Black and white engraving of the Varvakeion Athena from Athens.  She is wearing the aegis on her on her shoulders.


1  For the same reason the owl (γλαῦξ ) is her sacred bird.

2  The design was probably carried out by one of his pupils.

§ 62.  Hephaistos, who in worship and legend was closely connected at Athens with Athena, is a god of fire, who is at times completely identified with this his element. He is the patron of smiths and all metal-workers in general, and it was evidently their guild which raised him to such high esteem in the busy industrial city of Athens. From this guild undoubtedly arose also the ward of the Hephaistiadai, where he had a sanctuary. Beside the Chalkeia (see § 56), he and Athena were honoured in Athens by the family festival of the Apaturia; and for him alone were held the Hephaisteia with a torch-race in the Kerameikos, the artisans’ quarter, a custom that was also practised elsewhere. He was further invoked as protector against conflagrations.

§ 63.  His second and perhaps his oldest place of worship is Lemnos, where the earth-fire blazing on the top of mount Mosychlos gained for him universal adoration. He was here accounted incidentally a god of healing; but he is above all a smith-god. By his side stands his teacher or comrade Kedalion; when later his smithy was localised in the volcanoes of Sicily and the Lipari Islands, the Kyklopes were 32
also joined with him as assistants. As the lame often practised the smith’s craft, its god was conceived as lame and possessed of powerful arms and feeble legs. In general he was completely equipped with the costume and attributes of this craft, and hence depicted in a workman’s short garment with hammer, tongs, and cap.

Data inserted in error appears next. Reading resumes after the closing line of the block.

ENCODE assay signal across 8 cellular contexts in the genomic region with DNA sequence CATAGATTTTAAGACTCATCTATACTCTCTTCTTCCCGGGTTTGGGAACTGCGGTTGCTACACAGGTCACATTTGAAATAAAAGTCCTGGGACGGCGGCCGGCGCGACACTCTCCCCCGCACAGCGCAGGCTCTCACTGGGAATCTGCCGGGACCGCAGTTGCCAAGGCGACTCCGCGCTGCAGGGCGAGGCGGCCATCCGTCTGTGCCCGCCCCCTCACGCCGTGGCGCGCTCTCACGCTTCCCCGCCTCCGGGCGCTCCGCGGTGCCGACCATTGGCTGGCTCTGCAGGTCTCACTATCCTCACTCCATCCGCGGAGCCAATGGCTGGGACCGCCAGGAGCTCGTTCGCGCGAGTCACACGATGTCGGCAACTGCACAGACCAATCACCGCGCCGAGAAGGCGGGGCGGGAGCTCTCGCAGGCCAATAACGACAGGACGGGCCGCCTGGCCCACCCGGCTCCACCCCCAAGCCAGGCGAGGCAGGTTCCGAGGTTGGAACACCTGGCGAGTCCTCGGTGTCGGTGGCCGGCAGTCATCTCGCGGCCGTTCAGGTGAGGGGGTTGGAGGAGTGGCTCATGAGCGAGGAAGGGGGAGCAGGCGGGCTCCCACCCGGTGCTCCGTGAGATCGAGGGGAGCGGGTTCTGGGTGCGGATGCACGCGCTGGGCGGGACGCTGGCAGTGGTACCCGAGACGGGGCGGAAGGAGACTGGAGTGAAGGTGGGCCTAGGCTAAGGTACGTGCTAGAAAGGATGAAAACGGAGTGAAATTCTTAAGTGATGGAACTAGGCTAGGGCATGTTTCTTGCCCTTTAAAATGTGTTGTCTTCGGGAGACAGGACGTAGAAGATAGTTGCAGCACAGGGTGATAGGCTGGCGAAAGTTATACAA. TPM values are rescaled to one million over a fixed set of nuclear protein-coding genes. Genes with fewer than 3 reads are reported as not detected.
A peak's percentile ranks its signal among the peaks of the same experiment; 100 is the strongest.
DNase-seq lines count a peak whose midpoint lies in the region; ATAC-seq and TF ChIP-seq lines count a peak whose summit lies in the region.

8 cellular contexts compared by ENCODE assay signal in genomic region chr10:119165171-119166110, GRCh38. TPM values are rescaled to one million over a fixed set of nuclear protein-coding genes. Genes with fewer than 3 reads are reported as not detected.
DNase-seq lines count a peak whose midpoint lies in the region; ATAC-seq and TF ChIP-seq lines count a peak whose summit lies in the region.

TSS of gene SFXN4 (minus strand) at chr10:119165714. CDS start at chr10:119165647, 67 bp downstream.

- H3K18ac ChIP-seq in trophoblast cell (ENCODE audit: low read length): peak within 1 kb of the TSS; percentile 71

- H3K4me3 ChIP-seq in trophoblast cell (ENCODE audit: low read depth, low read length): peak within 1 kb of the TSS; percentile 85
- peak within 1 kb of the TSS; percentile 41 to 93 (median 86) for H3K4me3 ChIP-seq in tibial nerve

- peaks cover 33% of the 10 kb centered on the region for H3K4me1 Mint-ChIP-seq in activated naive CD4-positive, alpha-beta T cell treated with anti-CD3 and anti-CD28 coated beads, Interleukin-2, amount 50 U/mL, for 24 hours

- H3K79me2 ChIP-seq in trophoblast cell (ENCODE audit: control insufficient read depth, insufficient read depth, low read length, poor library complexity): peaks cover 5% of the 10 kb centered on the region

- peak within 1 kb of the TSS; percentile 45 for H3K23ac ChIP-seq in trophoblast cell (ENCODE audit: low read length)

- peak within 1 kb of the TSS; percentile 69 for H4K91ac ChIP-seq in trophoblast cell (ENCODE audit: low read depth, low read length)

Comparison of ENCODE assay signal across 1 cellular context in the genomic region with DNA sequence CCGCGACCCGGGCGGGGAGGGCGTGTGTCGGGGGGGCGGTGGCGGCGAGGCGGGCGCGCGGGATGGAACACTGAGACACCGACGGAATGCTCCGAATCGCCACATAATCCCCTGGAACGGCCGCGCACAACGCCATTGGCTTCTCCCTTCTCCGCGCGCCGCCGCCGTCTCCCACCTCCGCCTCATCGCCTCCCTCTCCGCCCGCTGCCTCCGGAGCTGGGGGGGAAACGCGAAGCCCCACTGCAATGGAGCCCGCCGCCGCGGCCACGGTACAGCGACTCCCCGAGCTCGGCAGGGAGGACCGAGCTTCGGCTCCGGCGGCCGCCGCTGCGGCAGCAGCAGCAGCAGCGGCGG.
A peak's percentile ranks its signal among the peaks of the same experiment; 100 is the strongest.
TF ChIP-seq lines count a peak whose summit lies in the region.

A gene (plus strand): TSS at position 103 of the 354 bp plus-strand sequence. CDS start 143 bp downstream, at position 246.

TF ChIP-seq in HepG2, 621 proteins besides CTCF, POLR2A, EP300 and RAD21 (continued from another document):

§ 64.  Legend related that Hephaistos was born of Hera in a quarrel with Zeus (i. e. in the storm), but that owing to his lameness he was thrown down by his mother into the sea and there tended by the sea-goddesses Thetis and Eurynome; or Zeus was said to have hurled him down upon the island of Lemnos because he supported his mother in a dispute. Both stories signify the descent of the heavenly fire upon the earth; and indeed flame may actually have become known to man in the first instance as lightning-fire. Led back by Dionysos into heaven, he forges weapons and ornaments for the gods. In accordance with the idea that love is a fiery power, his wife in the Iliad is Charis, the goddess of grace and of spring, and later always the love-goddess Aphrodite herself.

§ 65.  Prometheus (‘Forethought’), very closely akin to Hephaistos himself, was worshipped in his company at Athens, by the side of Athena. He embodies the skill, shrewdness, and cunning which naturally develop in the handicraftsman. Thus he stole fire from Zeus, designing as πυρφόρος to quicken into life with it the men he had moulded of clay, and to give it as a boon to them. Though earlier he had been a friend of Zeus, he was chained in punishment of this offence to a rock in the Caucasus, and tortured by an eagle eating out his liver. Hephaistos again moulded the first woman Pandora (‘One with gifts from all gods’), through whom all evils came upon the men created by Prometheus.

§ 66.  Hestia (‘Hearth’), the representative of the hearth-fire, is still more closely identified with her element; hence in her worship she is scarcely distinguished from it. She indeed takes part in all sacrifices in which fire is needful, but it is seldom that she is actually represented as a veiled maiden in long robes, with a bowl or sceptre.

Olympian Deities :

III.  Apollon, Artemis, and Hecate.